On appeal, the Court of Appeals, reversed the trial court’s decision, holding that Hao violated Article 161 of the Labor Code by failing to bring Bladimir to a better-equipped hospital. The Court of Appeals further ruled that Hao should have foreseen that Bladimir, an adult, could suffer complications from chicken pox and, had he been brought to hospitals like St. Luke’s, Capitol Medical Center, Philippine General Hospital and the like, Bladimir could have been saved.
Seeking relief from the Supreme Court, Ocean Builders and Hao asserted that Hao exercised the diligence more than the degree of diligence the law requires and thus are not liable for damages.
Speaking for the majority, Justice Carpio-Morales noted that to successfully prosecute an action anchored on torts, the following elements must be present: (1) duty (2) breach (3) injury and proximate causation. While the Supreme Court noted that the Court of Appeals held that it was the duty of petitioners to provide adequate medical assistance to the employees under Article 161 of the Labor Code:
ART. 161. Assistance of employer. – It shall be the duty of any employer to provide all the necessary assistance to ensure the adequate and immediate medical and dental attendance and treatment to an injured or sick employee in case of emergency.
the Implementing Rules of the Labor Code do not enlighten what the phrase “adequate and immediate” medical attendance means in relation to an “emergency.” Accordingly, Justice Carpio-Morales stated that “it would thus appear that the determination of what it means is left to the employer, except when a full-time registered nurse or physician are available on-site as required, also under Section 157 of the Labor Code.”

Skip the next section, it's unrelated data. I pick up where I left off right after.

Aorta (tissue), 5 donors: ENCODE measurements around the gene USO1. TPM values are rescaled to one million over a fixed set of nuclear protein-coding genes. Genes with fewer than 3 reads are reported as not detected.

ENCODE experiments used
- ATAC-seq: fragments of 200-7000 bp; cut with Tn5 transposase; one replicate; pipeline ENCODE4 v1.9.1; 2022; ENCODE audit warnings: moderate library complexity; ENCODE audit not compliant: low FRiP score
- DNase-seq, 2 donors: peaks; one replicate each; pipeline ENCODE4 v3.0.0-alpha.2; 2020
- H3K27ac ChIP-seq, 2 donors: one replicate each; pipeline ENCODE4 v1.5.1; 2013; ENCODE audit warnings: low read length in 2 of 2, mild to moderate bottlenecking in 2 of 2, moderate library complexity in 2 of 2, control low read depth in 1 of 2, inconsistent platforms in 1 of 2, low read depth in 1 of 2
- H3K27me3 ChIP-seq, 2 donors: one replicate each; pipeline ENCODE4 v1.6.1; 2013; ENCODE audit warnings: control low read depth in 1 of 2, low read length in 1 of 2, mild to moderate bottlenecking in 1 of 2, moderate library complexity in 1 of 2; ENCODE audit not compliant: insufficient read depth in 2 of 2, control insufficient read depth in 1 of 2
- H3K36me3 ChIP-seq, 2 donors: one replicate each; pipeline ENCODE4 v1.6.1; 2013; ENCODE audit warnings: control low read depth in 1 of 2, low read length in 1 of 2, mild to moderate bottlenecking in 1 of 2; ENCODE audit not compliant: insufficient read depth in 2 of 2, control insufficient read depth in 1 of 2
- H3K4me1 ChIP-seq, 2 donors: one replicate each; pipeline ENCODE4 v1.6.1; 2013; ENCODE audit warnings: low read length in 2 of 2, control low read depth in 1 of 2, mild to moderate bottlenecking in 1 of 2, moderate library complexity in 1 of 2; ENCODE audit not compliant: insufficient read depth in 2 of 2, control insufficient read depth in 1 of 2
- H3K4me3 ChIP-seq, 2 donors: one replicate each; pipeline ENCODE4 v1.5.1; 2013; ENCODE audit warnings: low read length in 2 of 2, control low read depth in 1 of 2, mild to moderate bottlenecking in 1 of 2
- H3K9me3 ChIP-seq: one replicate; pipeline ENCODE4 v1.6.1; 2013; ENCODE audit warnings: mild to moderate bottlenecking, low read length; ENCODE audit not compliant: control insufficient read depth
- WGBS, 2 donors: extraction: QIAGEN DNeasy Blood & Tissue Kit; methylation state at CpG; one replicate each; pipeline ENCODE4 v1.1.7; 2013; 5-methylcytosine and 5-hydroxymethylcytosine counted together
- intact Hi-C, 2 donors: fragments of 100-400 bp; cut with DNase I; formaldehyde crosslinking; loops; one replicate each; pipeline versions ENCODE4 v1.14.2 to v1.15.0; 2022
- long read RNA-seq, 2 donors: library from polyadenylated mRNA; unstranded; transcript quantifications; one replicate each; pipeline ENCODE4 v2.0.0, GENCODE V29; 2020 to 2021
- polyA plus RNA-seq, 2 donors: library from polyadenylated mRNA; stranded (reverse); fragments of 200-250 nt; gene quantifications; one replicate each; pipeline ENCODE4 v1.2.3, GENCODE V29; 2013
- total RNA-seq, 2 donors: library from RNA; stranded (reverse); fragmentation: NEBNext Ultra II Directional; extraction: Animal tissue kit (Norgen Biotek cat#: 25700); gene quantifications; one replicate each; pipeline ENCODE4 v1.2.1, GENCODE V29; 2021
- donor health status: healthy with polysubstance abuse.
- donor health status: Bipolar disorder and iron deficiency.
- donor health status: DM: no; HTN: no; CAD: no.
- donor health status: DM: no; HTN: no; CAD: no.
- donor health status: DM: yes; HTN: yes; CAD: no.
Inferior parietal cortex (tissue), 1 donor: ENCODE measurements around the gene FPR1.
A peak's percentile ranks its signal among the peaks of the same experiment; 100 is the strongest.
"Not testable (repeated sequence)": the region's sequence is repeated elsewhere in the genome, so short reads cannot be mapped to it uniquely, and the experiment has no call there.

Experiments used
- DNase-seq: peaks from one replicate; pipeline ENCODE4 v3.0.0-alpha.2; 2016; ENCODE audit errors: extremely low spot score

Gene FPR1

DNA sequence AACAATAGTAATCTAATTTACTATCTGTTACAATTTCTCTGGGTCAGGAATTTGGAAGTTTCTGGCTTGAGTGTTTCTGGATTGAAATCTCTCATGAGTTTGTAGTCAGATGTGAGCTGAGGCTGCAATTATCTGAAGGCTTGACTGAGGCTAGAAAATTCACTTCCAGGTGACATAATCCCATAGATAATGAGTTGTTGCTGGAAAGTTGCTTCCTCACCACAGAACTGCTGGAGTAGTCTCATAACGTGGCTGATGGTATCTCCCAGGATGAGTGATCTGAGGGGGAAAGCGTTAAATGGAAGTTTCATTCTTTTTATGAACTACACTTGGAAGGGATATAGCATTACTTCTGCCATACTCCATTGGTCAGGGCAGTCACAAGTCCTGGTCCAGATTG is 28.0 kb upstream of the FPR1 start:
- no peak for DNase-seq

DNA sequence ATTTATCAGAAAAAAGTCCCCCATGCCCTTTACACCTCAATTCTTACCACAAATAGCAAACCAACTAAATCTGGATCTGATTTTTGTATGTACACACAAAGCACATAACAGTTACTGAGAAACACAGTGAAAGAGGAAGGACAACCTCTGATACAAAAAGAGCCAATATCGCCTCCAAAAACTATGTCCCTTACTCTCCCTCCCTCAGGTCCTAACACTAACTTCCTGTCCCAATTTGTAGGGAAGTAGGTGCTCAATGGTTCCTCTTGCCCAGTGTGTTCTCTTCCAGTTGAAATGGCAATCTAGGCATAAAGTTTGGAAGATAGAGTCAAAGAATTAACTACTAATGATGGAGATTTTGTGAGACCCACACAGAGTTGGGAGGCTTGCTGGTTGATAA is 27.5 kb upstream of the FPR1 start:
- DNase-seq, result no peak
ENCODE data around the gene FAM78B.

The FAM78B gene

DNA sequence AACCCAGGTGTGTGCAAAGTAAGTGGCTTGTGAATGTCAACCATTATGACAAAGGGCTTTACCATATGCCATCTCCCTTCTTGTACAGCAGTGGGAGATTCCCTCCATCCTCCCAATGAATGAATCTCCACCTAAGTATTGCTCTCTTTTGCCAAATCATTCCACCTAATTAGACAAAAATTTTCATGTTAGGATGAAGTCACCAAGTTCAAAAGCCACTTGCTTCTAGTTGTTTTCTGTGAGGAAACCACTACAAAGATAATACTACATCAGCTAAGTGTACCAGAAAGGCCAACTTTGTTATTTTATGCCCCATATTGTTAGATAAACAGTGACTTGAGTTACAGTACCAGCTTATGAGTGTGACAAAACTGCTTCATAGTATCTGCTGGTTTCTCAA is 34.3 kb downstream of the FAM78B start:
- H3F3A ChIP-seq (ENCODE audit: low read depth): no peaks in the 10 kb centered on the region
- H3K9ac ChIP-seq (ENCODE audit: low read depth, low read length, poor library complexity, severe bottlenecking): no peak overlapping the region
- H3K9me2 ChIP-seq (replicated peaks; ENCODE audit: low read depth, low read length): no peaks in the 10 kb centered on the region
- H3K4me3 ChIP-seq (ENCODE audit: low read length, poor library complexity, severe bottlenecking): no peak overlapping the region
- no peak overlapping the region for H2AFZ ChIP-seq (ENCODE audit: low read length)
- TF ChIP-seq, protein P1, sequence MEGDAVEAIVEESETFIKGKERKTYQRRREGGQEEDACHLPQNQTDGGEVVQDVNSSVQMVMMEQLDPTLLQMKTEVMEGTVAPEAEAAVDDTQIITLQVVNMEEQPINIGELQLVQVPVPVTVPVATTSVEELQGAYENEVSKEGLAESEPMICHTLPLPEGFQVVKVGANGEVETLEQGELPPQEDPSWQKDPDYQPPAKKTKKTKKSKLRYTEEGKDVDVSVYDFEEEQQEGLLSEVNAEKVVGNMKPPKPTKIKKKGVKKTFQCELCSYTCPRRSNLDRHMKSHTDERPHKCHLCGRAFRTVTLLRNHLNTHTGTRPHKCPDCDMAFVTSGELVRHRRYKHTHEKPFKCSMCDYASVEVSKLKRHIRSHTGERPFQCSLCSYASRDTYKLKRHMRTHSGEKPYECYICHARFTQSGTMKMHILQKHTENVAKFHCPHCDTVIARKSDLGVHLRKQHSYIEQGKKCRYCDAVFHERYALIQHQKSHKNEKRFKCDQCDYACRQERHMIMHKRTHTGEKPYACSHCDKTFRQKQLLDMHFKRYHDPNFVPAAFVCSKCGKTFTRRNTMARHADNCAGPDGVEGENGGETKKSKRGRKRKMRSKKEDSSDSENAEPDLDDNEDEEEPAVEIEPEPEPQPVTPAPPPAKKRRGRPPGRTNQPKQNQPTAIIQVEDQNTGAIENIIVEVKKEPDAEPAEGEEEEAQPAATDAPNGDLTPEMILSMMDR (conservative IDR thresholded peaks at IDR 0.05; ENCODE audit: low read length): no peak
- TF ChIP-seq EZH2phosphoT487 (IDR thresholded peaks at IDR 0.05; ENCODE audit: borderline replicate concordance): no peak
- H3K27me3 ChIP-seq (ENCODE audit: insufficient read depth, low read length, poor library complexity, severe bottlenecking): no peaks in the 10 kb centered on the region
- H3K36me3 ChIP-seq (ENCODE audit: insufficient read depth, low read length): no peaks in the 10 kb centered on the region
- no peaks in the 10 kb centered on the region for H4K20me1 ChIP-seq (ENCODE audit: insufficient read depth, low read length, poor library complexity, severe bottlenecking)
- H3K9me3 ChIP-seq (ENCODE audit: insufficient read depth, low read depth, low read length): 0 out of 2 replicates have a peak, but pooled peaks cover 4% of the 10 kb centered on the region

In the view of the High Court, Hao’s advice for Bladimir to, as he did, take a three-day rest and to later have him brought to the nearest hospital constituted “adequate and immediate medical” attendance that he is mandated, under Article 161, to provide to a sick employee in an emergency.
Justice Carpio-Morales adds, “[c]hicken pox is self-limiting. Hao does not appear to have a medical background. He may not be thus expected to have known that Bladimir needed to be brought to a hospital with better facilities than the Caybiga Hospital, contrary to appellate court’s ruling.”
In any case, the majority held that Hao cannot be considered as the proximate cause of the death of Bladimir. “Proximate cause is that which, in natural and continuous sequence, unbroken by an efficient intervening cause, produces injury, and without which, the result would not have occurred. An injury or damage is proximately caused by an act or failure to act, whenever it appears from the evidence in the case that the act or omission played a substantial part in bringing about or actually causing the injury or damage, and that the injury or damage was either a direct result or a reasonably probable consequence of the act or omission.”